Young adult novels, by the very nature of the genre, tend to shy away from serious topics. Even ones that touch on life and death usually remain in the realm of dystopian worlds. And then there's The Inside of Out, a refreshing spin on the classic (please see: overdone) high school love story — based in Charleston to boot.
Jenn Marie Thorne's second novel is about two best friends, Daisy and Hannah, entering their junior year of high school on the same day Hannah comes out as a lesbian. Daisy, Hannah's steadfast companion, who harks constantly on their compatibility as two quirky gal pals, stands strong next to her BFF, offering herself as her protector, confidante, and sometimes even as Hannah's voice. Daisy is loud and proud about Hannah's gay status while Hannah, new to the whole being out thing, shies away from any attention.
"There's a balancing act of ally-ship," says Thorne, who first became interested in the LGBTQ movement in college, when several of her friends came out. "It's about 'I can do more' without shining light on yourself," she continues.
This point — the necessary selflessness of allies — is key in The Inside of Out. Daisy, who isn't gay, wants to join her school's GSA (gay student alliance). Unfortunately, allowing straight students into the LGBTQ group backfired a few years ago, and the fictional high school, Palmetto High, now only has a gay alliance. As its leader Raina tells Daisy, "We're not letting cis dilettantes into our group to claim ownership over our narrative. End of story."
But they let Daisy in anyway — she claims she's asexual — and, as she is wont to do, Daisy takes over the group's narrative. An overeager planner — she has a half painted mural in the works over at the rec center — she quickly jumps into help when the school board cancels the homecoming dance. Rather than ruling on whether or not same sex couples can attend the dance, the conservative school board shuts it down entirely.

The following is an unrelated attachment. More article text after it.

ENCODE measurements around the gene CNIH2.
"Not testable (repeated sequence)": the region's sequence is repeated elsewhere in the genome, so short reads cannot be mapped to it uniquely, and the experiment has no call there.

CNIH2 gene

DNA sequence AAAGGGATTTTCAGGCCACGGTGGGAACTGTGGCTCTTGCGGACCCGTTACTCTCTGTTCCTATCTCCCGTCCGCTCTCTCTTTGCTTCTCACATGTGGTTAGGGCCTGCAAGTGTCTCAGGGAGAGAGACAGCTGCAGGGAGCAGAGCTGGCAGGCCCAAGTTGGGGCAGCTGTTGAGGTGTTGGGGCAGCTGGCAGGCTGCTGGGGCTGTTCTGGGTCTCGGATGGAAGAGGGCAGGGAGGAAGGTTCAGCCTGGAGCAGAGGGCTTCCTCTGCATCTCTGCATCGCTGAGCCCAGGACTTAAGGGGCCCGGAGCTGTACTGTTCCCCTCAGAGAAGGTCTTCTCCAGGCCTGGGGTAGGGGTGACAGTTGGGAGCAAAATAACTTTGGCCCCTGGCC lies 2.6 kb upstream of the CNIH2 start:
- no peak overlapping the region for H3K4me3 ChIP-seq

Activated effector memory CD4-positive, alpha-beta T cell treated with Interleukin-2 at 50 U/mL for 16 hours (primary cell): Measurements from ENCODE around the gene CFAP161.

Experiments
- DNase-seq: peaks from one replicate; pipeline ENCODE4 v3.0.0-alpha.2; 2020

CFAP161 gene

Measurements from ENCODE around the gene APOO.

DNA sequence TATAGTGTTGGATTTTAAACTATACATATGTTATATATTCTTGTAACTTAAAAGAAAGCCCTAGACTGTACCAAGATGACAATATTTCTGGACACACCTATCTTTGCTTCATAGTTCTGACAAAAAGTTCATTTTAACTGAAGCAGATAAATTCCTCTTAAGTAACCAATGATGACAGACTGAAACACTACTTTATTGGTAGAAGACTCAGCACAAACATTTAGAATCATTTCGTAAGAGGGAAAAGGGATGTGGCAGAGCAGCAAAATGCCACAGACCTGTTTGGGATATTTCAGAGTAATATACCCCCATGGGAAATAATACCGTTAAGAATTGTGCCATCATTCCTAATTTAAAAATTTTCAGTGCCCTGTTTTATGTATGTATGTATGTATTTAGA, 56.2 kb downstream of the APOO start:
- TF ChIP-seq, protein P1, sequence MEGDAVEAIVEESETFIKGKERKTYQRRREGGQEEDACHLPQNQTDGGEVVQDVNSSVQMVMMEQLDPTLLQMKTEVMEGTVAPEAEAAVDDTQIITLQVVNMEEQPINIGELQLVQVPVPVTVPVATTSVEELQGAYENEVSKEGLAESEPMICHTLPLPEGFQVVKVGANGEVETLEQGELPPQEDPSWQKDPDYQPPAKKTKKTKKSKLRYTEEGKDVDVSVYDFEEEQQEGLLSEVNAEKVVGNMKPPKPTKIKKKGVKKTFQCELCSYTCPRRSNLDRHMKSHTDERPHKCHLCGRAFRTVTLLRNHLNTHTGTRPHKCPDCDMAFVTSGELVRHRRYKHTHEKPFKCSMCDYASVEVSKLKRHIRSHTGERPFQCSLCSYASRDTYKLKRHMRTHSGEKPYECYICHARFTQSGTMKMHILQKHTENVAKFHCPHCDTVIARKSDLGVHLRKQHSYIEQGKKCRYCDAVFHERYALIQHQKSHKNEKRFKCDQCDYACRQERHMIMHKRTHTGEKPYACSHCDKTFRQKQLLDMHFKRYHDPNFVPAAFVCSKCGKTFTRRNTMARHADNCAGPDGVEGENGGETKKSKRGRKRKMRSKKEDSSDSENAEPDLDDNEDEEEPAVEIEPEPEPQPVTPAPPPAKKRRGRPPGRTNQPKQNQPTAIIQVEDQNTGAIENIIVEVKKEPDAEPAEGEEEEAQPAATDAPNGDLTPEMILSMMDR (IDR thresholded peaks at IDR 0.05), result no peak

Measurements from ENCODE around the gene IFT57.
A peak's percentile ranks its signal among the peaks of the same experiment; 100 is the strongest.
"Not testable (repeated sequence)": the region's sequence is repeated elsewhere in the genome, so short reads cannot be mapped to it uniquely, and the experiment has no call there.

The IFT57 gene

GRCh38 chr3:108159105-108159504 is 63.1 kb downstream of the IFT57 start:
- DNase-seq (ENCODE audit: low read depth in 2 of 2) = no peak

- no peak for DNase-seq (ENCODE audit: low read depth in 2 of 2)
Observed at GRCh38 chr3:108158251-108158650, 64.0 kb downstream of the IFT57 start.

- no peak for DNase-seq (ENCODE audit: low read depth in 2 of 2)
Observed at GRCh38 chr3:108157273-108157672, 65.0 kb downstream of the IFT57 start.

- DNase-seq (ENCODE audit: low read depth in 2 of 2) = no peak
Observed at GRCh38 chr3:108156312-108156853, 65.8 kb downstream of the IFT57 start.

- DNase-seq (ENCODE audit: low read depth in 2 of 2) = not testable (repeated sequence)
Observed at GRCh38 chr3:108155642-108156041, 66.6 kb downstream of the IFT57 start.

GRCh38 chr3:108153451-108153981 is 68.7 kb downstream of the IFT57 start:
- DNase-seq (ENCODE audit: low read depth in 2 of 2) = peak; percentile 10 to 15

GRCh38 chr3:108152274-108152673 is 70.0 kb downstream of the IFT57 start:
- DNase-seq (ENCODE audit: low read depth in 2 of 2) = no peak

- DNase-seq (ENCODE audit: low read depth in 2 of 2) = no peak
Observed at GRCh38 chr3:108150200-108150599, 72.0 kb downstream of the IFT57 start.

And that's when a college journalist reports that Daisy will be throwing a competing prom where everyone is invited. The national newspapers pick it up and everyone assumes Daisy is gay, reporting as such. Needless to say, shy Hannah is none too pleased with this sequence of events.
"Charleston is a mix of progressive and conservative," says Thorne, explaining the reasoning behind the book's setting. While she didn't grow up here, Thorne' parents live in the area, and her brother went to high school in Charleston. She ran the book by him, asking if he thought the storyline was plausible in this community. From his experiences, he thought it was.
Some circumstances of the book are exaggerated beyond the bounds of reality — as journalists we can promise you that no one story would stay in national headlines for weeks on end, as Daisy's story does in the novel. But for the most part, the book is fair in its treatment of current issues, because unfortunately gay rights are still a contested issue in many parts of the country.
As Thorne sees it, there are "avenues in activism," in Charleston, and she hopes the book will makes its way into the hands of LGBTQ allies — and y'all, we hope that's everyone — who need some help determining how best to advocate for their friends. The book doesn't take the place of the voices of LGBTQ members, says Thorne, but she would like it to act as a companion piece to those kinds of books.
A graduate of NYU's Tisch School of the Arts, Thorne originally wanted to be an actress. "I insisted that I was an actor when I was writing everyday. And then I said, 'OK I'm a writer,'" she laughs. She says that her background in acting helps her put herself in other peoples' shoes, namely the shoes of her characters. "I can relate to all of them in different ways. Part of why I write is to work out some things I find problematic about my personality."
While Daisy's overstepping is certainly problematic — and at times unnerving — she's a wholly likable character who falls in love with another likable character, the aforementioned journalist. The book is fast-paced, funny, and full of heart. We think it could serve as an eye-opening read for everyone, not just young adults — and trust us, we don't say that often.